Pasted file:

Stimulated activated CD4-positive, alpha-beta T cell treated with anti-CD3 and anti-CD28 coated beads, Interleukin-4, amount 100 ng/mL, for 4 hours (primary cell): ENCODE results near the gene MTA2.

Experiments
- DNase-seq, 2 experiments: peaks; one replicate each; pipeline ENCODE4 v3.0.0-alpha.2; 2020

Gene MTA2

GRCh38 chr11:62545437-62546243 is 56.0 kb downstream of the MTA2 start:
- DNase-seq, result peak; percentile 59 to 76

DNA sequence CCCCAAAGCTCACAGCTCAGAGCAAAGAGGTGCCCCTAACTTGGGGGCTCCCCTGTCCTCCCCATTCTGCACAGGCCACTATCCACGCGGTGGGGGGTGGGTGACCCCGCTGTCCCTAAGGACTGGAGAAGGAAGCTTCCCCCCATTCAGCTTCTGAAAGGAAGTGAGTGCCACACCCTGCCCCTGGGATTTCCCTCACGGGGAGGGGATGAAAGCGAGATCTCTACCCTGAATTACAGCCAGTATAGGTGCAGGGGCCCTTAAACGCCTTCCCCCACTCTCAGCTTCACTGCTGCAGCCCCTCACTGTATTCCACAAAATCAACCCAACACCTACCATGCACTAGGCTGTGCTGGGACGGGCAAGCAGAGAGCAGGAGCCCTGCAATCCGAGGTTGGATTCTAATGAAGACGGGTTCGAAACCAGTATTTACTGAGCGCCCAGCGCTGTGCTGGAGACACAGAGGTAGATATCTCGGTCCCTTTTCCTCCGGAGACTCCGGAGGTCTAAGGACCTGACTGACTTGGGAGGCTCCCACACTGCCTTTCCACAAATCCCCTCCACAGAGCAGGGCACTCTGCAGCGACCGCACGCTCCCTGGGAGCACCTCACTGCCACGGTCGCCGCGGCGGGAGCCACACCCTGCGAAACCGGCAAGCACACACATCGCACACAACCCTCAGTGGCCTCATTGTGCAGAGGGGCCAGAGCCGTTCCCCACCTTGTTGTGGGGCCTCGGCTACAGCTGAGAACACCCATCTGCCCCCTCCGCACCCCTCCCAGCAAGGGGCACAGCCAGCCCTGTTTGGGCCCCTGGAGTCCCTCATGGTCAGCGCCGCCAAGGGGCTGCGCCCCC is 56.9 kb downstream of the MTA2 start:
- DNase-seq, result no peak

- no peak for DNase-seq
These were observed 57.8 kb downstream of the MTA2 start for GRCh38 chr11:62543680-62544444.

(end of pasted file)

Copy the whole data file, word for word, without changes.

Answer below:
Stimulated activated CD4-positive, alpha-beta T cell treated with anti-CD3 and anti-CD28 coated beads, Interleukin-4, amount 100 ng/mL, for 4 hours (primary cell): ENCODE results near the gene MTA2.

Experiments
- DNase-seq, 2 experiments: peaks; one replicate each; pipeline ENCODE4 v3.0.0-alpha.2; 2020

Gene MTA2

GRCh38 chr11:62545437-62546243 is 56.0 kb downstream of the MTA2 start:
- DNase-seq, result peak; percentile 59 to 76

DNA sequence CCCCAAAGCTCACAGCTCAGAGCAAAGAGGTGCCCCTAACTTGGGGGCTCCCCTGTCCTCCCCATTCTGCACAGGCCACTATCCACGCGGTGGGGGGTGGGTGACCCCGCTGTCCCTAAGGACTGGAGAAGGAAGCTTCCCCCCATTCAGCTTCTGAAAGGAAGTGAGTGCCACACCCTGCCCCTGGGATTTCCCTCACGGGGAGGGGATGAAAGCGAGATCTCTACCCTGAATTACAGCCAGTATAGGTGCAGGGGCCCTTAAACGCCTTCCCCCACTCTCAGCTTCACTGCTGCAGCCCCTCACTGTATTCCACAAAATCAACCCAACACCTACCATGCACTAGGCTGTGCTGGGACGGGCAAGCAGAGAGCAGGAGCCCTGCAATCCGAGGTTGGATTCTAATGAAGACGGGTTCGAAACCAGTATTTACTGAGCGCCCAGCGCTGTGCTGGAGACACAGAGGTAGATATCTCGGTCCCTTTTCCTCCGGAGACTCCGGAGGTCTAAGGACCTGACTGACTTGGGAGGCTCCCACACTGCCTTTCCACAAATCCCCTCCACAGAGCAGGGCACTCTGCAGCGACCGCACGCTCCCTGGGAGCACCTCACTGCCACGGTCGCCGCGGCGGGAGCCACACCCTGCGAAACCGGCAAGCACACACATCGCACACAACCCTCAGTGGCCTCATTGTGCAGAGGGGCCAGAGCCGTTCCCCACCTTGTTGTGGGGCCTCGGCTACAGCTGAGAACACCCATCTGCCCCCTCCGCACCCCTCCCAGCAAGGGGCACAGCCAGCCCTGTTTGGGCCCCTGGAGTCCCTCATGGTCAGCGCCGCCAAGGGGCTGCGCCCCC is 56.9 kb downstream of the MTA2 start:
- DNase-seq, result no peak

- no peak for DNase-seq
These were observed 57.8 kb downstream of the MTA2 start for GRCh38 chr11:62543680-62544444.